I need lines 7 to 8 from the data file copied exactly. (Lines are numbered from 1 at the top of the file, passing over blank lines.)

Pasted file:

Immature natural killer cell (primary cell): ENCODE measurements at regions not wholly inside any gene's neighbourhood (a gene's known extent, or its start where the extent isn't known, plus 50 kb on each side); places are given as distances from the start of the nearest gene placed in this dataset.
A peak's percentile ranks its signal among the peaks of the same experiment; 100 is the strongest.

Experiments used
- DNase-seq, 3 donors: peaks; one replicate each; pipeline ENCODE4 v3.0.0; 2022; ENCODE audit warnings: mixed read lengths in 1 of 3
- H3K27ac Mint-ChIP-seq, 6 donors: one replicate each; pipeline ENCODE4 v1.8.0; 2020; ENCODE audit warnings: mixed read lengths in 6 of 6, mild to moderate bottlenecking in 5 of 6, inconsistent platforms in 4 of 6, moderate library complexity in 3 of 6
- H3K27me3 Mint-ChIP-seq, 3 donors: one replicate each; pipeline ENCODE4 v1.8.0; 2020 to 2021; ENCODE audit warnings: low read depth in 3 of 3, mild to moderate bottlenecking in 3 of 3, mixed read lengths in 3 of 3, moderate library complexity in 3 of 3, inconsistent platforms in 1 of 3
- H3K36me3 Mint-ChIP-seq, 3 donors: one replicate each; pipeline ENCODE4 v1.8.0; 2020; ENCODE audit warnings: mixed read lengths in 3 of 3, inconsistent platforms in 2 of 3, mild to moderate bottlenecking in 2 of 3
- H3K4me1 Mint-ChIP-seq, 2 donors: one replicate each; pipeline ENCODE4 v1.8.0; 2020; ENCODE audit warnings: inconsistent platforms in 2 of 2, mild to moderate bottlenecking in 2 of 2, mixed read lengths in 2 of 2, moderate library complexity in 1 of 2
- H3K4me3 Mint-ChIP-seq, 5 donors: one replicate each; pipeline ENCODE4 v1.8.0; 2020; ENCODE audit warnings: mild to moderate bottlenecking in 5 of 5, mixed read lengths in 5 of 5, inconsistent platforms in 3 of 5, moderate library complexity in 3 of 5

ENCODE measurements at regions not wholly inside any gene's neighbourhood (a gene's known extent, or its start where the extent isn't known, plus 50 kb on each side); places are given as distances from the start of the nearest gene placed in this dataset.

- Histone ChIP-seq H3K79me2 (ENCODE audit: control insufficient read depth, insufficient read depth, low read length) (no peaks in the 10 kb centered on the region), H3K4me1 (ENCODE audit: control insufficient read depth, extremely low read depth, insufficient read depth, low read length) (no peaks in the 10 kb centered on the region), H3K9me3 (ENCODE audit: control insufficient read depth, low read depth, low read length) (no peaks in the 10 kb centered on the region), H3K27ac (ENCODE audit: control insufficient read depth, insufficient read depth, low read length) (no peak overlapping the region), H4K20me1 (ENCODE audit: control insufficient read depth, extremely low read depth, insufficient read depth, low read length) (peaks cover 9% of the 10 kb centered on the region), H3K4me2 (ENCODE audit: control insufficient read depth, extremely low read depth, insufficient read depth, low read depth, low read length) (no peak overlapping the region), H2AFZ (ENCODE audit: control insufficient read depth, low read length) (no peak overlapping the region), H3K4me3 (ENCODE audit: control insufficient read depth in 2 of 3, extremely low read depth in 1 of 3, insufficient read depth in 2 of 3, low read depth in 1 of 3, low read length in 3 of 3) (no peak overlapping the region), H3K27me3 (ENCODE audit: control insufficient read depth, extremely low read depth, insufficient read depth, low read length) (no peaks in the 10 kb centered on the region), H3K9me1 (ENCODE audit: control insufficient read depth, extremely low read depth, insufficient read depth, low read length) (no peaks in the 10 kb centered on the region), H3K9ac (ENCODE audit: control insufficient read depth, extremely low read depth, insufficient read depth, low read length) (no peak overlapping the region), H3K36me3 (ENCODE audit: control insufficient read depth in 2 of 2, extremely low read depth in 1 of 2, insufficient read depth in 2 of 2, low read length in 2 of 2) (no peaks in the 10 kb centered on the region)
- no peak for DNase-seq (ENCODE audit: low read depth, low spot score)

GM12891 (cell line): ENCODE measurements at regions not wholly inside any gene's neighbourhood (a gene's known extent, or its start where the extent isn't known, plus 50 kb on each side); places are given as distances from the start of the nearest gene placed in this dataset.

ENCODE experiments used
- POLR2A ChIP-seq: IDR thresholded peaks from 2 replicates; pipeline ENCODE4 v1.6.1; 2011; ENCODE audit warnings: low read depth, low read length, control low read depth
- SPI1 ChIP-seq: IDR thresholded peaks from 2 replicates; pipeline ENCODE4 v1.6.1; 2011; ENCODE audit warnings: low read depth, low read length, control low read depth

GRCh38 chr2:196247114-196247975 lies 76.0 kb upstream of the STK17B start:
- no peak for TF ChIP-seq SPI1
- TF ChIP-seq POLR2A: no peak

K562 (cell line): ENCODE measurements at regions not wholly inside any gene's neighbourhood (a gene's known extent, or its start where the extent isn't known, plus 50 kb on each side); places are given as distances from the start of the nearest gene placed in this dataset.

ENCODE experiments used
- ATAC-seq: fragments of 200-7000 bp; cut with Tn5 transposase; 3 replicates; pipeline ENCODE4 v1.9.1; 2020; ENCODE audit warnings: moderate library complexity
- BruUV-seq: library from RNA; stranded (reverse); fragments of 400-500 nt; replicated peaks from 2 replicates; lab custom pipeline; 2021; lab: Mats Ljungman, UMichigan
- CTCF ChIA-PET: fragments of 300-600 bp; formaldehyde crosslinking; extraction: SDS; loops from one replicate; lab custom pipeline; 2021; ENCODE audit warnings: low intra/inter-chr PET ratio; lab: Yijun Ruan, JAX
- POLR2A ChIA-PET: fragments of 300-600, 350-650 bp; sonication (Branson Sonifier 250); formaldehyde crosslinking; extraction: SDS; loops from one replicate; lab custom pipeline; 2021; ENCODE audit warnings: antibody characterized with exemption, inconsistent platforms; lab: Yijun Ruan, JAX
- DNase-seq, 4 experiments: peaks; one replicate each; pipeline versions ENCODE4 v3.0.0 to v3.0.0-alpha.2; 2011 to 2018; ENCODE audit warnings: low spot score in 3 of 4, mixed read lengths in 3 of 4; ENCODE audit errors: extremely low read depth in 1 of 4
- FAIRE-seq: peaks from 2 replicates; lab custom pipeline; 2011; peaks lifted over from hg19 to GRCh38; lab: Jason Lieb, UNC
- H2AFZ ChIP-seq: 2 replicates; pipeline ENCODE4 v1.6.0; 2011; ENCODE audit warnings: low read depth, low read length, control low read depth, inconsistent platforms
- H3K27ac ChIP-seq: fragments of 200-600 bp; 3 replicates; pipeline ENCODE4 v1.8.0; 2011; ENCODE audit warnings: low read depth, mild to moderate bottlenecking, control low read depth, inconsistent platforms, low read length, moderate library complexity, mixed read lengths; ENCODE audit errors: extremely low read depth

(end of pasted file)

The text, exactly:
- H3K36me3 Mint-ChIP-seq, 3 donors: one replicate each; pipeline ENCODE4 v1.8.0; 2020; ENCODE audit warnings: mixed read lengths in 3 of 3, inconsistent platforms in 2 of 3, mild to moderate bottlenecking in 2 of 3
- H3K4me1 Mint-ChIP-seq, 2 donors: one replicate each; pipeline ENCODE4 v1.8.0; 2020; ENCODE audit warnings: inconsistent platforms in 2 of 2, mild to moderate bottlenecking in 2 of 2, mixed read lengths in 2 of 2, moderate library complexity in 1 of 2